Have you ever been interested in how your code, written in high-level language like TypeScript, transforms into a different representation that a computer can understand, a CPU can understand?

I hope, when you will read this article, the picture of code execution pipeline will be more explicit. We will trace the journey of the code, starting from high-level language to low-level machine instructions. We are going to a deep rabbit hole…

DISCLAIMER: I will not dive into technical details of implementation, which differs from one vendor to another. We will go through a conceptual overview only. Otherwise, the article would take hours to read and months to write.

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WebAssembly is a replacement for JavaScript!
C++/Rust developers can now code front-end applications!
WebAssembly is faster than JavaScript!
WebAssembly! WebAssembly!

How many times do you hear these statements? Me, a lot. So I collect the most popular myths about WebAssembly and tell you the truth behind them.

Are you interested? Welcome!

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Recently, I faced an issue with requiring native bindings in JavaScript code, so I researched it. If you ever used commands, like require(‘my_module.node’) but don’t know how they work from JavaScript perspective — this article is for you.

What is .node files and why do we need them?

Sometimes, we are using npm packages that have native bindings for their purposes. Sometimes, we are building our own C++ code to extend the Node.js functionality for our own purposes. In both cases, we need to build an external native code to an object that can be usable by Node.js.

And that’s what .node files are for. .node files are dynamically shared objects that Node.js can load to its environment. Making an analogy here, I would say that .node files are very similar to .dll or .so files.

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Today, I want to tell you about one interesting project called Kittik. The main idea behind this project is to create and show presentations that support shapes, animations, embedding code, etc. right in your terminal. Can you believe this? Ok, let’s dig.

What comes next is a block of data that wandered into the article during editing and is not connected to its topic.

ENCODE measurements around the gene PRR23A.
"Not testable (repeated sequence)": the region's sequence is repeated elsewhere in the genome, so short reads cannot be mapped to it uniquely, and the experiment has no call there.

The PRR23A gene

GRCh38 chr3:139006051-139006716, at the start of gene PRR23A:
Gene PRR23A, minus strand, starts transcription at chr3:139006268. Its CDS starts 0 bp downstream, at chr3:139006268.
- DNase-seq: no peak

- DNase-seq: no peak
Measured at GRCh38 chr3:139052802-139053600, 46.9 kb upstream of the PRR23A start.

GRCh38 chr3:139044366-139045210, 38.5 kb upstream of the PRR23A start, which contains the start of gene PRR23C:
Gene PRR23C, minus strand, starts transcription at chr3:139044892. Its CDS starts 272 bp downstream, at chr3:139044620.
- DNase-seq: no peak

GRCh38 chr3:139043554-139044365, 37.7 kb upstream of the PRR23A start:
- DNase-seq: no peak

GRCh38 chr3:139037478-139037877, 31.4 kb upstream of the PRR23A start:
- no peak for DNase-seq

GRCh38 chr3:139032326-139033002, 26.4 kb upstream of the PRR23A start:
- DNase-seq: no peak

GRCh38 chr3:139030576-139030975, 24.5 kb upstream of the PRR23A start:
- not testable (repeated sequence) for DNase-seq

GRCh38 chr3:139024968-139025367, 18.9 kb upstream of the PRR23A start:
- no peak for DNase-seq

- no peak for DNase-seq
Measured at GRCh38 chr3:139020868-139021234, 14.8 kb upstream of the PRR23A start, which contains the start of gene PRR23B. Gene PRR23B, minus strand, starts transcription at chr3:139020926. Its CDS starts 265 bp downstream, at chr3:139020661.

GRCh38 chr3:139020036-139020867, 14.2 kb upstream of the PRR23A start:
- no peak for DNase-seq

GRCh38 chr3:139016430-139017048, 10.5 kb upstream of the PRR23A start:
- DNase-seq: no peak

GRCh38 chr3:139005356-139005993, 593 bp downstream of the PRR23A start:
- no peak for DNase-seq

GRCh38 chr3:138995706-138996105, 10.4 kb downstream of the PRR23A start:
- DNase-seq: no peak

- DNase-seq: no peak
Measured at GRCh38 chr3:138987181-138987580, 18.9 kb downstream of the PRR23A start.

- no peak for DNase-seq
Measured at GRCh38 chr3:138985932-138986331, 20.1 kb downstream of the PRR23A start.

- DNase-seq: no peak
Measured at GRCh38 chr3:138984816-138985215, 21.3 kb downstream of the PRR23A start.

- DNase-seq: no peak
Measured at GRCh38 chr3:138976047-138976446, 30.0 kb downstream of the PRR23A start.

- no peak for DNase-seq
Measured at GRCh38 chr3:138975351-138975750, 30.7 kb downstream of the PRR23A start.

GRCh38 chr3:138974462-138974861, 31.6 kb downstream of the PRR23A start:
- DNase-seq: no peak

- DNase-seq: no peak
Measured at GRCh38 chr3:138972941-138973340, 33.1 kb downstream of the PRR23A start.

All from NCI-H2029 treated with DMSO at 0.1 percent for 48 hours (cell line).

Why do we need this?

We are all hackers, if you are a geek, if you want to impress your auditory with amazing slides in your speech or just for fun — there are many uses you can imagine.

Personally, I’m using it in some of my speeches, light-talks. And, you know, it looks impressive. Let me show you a simple presentation with three slides. It’s not so beautiful as you can create it, but the main purpose of a demo below is to show you all the shapes\animations, you can use, in few slides.

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Recently, I find out about a strange bug in V8. Everyone is discussing it in Twitter, Facebook, Gitter and other social networks. So, I will try to explain it.

To my knowledge, it happens in the latest stable version of Google Chrome (my version is 51.0.2704.103).

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Some of you want to or thought about contributing into Node.js core but don’t know how to do it or don’t have enough confidence. Well, I’ll try to help you out with that.

I am an outside collaborator in Node.js and sometimes I look into issues and take some. Also, I already have a few pull requests successfully landed into Node.js core, so I will tell you about my experience.

Let’s start with running it locally.

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Last time, I showed you how to profile your application and find the place which slows it down — bottleneck. It helps a lot with finding the place in the code that executes slow, so you can fix that.

But, what if you don’t know how to fix that? How to find the reason for de-optimization in your JavaScript code when you have a lot of different variants of that de-optimization. How to trace specific de-optimizations in your code?

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In my previous article, I was talking about Node.js and why it’s fast. Today, I want to talk about V8.

I suppose some of you heard that JavaScript executes as fast as C++. Some of you don’t understand how it’s even possible. JavaScript is a dynamically typed language with Just in Time (JIT) compilation, when C++ is static-typed language with Ahead of Time (AoT) compilation. And somehow, optimised JavaScript code executes a little slower than C++ or even with the same speed.

To understand why that is, you need to know some basics of V8 implementation. It’s a huge topic, so I will only explain key features of V8 in this post. If you want more details, such as hidden classes, SSA, IC,… they will be in my next article.

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